Dequadray White continues to grow as an artist
White says music is the most honest art form
At its album-release concert, Mr. Chair invited onstage Dequadray White, a young hip-hop artist in University of Wisconsin–Madison’s First Wave Program, to rap and sing his lyrics for the song “Purity.” As on the album, he was backed by members of the Mount Zion Gospel Choir.
White’s lyrics for the song address the crush of racism and marginalization: “I know it’s hard to let go/when fear’s teeth are too sharp/and too deep and too real and too hungry/for black skin.” He then pivots to a hopeful mantra: “There’s a longing for freedom, a longing for change.”
White says, “I understand that all of these things are going on. But at the same time, we have to center ourselves for the betterment of the collective.”
For White, music — more than any other art form — is “the most honest.”
“When I make music I can really access what I’m saying to myself,” he says. And “Purity,” he notes, is an example of a song that “came out exactly the way I had it in my head and how I perceive certain things.”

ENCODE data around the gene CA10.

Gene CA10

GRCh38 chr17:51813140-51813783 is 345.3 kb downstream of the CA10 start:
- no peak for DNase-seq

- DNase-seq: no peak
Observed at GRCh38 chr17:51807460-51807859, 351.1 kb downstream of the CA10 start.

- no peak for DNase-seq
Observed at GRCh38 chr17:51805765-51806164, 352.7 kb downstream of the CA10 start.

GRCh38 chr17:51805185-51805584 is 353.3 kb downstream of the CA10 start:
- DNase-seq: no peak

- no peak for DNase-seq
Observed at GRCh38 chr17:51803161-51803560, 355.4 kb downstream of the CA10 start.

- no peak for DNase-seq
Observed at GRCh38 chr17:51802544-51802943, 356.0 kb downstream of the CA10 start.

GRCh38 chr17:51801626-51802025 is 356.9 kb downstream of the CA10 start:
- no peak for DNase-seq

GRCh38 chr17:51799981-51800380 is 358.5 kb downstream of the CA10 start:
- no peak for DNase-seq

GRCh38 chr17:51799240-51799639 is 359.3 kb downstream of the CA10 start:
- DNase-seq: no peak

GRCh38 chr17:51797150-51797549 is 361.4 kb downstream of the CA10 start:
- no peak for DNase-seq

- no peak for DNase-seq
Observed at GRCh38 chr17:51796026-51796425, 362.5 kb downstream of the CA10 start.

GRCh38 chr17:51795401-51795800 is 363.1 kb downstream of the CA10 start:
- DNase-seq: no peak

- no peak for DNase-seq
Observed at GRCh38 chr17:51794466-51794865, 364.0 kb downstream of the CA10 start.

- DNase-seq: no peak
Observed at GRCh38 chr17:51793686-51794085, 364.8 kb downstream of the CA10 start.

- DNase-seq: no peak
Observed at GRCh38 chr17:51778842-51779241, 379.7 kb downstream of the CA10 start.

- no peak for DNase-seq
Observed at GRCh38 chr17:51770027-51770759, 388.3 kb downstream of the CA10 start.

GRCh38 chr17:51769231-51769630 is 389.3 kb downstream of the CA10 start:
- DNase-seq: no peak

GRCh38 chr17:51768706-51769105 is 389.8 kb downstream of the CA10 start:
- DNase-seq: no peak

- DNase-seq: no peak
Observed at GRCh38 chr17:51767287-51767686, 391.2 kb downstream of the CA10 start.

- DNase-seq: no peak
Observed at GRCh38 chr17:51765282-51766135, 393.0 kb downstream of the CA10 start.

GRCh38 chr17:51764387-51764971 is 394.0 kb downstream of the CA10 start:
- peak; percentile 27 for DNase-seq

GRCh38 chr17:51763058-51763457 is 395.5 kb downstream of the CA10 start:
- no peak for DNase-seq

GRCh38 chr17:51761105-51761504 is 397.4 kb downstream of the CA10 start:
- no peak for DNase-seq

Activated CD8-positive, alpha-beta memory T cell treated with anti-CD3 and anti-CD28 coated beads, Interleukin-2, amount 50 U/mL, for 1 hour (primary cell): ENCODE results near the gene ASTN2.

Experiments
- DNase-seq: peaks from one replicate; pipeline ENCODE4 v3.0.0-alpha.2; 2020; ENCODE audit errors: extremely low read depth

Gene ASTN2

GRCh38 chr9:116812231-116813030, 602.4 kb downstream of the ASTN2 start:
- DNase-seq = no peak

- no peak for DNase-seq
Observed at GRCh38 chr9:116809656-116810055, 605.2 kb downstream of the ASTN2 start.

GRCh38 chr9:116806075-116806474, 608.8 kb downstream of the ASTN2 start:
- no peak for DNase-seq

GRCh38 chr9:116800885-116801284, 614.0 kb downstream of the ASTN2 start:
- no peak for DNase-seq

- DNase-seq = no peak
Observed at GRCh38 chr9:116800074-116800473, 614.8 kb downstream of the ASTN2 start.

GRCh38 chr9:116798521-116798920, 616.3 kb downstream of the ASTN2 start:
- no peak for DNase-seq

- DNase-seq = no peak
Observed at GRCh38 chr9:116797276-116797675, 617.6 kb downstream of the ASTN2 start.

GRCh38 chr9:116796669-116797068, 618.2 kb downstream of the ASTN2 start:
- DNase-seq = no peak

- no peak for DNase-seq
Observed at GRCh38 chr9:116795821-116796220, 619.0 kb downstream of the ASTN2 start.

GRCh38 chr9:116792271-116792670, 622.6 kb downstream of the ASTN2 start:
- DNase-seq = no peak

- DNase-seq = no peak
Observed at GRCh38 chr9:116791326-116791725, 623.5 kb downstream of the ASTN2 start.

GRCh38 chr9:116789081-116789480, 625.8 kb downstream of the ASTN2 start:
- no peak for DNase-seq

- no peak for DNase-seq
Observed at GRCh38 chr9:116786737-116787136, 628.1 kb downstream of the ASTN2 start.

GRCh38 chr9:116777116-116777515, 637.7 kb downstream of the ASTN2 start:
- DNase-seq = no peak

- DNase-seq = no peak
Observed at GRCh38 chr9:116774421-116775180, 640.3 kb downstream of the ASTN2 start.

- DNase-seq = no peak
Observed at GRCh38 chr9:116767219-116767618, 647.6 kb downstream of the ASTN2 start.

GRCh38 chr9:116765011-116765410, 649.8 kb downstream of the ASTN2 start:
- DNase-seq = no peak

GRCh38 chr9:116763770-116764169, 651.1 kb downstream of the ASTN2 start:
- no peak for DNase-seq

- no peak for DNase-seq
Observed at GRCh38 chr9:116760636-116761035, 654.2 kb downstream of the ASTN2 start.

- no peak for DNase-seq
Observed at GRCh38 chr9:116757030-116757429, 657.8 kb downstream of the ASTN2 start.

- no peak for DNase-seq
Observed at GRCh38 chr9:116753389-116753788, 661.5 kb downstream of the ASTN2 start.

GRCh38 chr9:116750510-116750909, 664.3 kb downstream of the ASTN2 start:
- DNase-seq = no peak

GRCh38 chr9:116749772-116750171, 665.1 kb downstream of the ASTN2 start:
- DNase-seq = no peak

The 1990s-inflected debut album “Dequadray! a Black Sitcom” and the more experimental extended EP “Antares,” both released in 2018 on soundcloud.com, reflect White’s growth as a black, queer artist.
The first record was obliquely about his relationships and leaving his home near Atlanta to enroll at UW–Madison as an art student on a full-tuition First Wave Program scholarship. The second record, he says, was “how I actually feel; I didn’t care.”
“I just felt like I was coming into myself and tired of this invalidating voice in my head and looking for validation outside of myself,” says White, who performs under his first name.
White only started releasing music in 2016. Before then, he focused on painting and other visual arts. As a musician, he sees himself “growing in understanding [about] leaving the world [I was] coming from.” Two years later, his recordings reflect him being “tossed in this world of emotions around all these things [I tried to] suppress, tried to hide or run away from.”
White says his next music project (which awaits the making of a video) will be more surreal and include themes of Afrofuturism — where African culture and technology meet.
“I feel like the first two projects were me trying to find myself as an artist, to find my sound, my message, my intention. Now I feel like I have that solidified,” he says.
White is on track to earn his undergraduate degree next May, at which point he may move back to Atlanta. “But before I leave, I have so much music. So much. It’s recorded, it just needs to be mixed and mastered,” he says.
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